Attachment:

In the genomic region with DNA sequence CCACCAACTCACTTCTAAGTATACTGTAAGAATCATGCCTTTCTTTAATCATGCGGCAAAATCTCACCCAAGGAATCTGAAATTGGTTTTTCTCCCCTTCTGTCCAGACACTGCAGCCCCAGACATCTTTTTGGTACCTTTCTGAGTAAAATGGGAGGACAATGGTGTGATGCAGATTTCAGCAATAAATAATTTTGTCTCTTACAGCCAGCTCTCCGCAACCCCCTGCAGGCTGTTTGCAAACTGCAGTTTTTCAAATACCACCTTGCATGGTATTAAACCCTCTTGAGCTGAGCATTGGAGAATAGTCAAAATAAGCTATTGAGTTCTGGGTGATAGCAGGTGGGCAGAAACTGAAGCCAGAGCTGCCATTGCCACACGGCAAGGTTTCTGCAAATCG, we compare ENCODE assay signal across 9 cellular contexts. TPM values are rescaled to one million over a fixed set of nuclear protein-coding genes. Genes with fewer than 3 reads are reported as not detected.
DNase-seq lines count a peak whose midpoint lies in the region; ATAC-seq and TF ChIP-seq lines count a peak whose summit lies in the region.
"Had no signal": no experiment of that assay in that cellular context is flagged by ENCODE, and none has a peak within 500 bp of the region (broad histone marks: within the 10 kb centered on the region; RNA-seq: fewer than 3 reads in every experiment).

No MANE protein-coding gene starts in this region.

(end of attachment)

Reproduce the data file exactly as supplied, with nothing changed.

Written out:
In the genomic region with DNA sequence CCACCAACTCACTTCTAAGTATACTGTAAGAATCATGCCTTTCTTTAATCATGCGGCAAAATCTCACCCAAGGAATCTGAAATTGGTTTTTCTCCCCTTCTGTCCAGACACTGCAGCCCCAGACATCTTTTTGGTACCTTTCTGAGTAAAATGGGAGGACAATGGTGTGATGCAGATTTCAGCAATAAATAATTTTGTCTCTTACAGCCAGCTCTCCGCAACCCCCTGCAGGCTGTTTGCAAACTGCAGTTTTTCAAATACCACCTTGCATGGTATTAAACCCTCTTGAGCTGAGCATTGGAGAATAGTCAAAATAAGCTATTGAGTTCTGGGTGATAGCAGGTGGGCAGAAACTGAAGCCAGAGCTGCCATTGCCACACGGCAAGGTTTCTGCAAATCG, we compare ENCODE assay signal across 9 cellular contexts. TPM values are rescaled to one million over a fixed set of nuclear protein-coding genes. Genes with fewer than 3 reads are reported as not detected.
DNase-seq lines count a peak whose midpoint lies in the region; ATAC-seq and TF ChIP-seq lines count a peak whose summit lies in the region.
"Had no signal": no experiment of that assay in that cellular context is flagged by ENCODE, and none has a peak within 500 bp of the region (broad histone marks: within the 10 kb centered on the region; RNA-seq: fewer than 3 reads in every experiment).

No MANE protein-coding gene starts in this region.